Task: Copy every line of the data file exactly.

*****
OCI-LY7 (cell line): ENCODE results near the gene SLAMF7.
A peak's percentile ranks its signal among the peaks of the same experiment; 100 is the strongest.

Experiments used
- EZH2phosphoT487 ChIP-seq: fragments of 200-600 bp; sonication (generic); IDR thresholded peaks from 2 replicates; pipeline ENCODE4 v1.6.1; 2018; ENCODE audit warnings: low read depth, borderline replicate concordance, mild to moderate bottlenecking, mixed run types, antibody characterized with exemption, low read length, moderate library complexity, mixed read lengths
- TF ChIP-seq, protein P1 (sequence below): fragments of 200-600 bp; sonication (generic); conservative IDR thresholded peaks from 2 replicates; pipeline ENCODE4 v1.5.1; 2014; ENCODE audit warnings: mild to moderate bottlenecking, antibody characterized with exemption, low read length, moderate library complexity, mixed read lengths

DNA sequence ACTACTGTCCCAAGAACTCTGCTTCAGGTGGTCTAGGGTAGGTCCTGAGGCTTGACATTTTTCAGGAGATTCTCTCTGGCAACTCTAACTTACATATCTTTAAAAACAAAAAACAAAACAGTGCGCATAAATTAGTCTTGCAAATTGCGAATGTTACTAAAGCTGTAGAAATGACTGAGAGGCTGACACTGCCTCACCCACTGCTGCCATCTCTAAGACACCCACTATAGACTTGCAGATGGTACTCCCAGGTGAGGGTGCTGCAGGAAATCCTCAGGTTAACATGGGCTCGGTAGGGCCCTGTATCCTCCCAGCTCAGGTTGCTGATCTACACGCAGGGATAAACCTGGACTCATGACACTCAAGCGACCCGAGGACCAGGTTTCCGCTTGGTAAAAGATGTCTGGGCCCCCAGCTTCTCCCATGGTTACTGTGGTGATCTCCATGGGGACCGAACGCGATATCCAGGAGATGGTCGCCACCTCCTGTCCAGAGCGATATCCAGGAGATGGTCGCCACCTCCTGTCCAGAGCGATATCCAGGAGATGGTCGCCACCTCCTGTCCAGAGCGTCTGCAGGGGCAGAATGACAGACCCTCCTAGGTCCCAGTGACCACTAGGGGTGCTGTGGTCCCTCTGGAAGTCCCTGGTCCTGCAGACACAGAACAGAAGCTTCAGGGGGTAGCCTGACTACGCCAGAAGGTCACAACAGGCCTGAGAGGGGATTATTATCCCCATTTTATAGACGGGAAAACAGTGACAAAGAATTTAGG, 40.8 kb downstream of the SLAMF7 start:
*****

OCI-LY7 (cell line): ENCODE results near the gene SLAMF7.
A peak's percentile ranks its signal among the peaks of the same experiment; 100 is the strongest.

Experiments used
- EZH2phosphoT487 ChIP-seq: fragments of 200-600 bp; sonication (generic); IDR thresholded peaks from 2 replicates; pipeline ENCODE4 v1.6.1; 2018; ENCODE audit warnings: low read depth, borderline replicate concordance, mild to moderate bottlenecking, mixed run types, antibody characterized with exemption, low read length, moderate library complexity, mixed read lengths
- TF ChIP-seq, protein P1 (sequence below): fragments of 200-600 bp; sonication (generic); conservative IDR thresholded peaks from 2 replicates; pipeline ENCODE4 v1.5.1; 2014; ENCODE audit warnings: mild to moderate bottlenecking, antibody characterized with exemption, low read length, moderate library complexity, mixed read lengths

DNA sequence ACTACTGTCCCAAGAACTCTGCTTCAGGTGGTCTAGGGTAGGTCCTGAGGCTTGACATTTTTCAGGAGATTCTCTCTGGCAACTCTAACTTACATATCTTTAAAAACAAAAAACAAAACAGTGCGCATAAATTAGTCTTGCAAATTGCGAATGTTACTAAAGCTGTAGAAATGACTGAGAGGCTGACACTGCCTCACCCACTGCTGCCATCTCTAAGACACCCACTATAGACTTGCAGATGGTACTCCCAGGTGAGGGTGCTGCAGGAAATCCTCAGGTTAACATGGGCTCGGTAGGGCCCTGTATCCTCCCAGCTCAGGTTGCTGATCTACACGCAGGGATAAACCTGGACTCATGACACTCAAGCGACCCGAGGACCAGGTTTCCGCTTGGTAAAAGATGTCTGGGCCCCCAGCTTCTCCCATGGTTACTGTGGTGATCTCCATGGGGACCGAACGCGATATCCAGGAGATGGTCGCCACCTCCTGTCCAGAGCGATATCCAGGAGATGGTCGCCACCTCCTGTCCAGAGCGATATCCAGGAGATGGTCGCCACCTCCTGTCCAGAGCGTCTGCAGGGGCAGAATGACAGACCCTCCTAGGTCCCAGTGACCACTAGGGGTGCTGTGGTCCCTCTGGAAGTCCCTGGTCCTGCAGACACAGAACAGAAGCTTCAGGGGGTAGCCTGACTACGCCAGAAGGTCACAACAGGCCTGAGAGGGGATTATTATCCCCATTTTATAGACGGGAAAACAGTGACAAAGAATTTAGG, 40.8 kb downstream of the SLAMF7 start: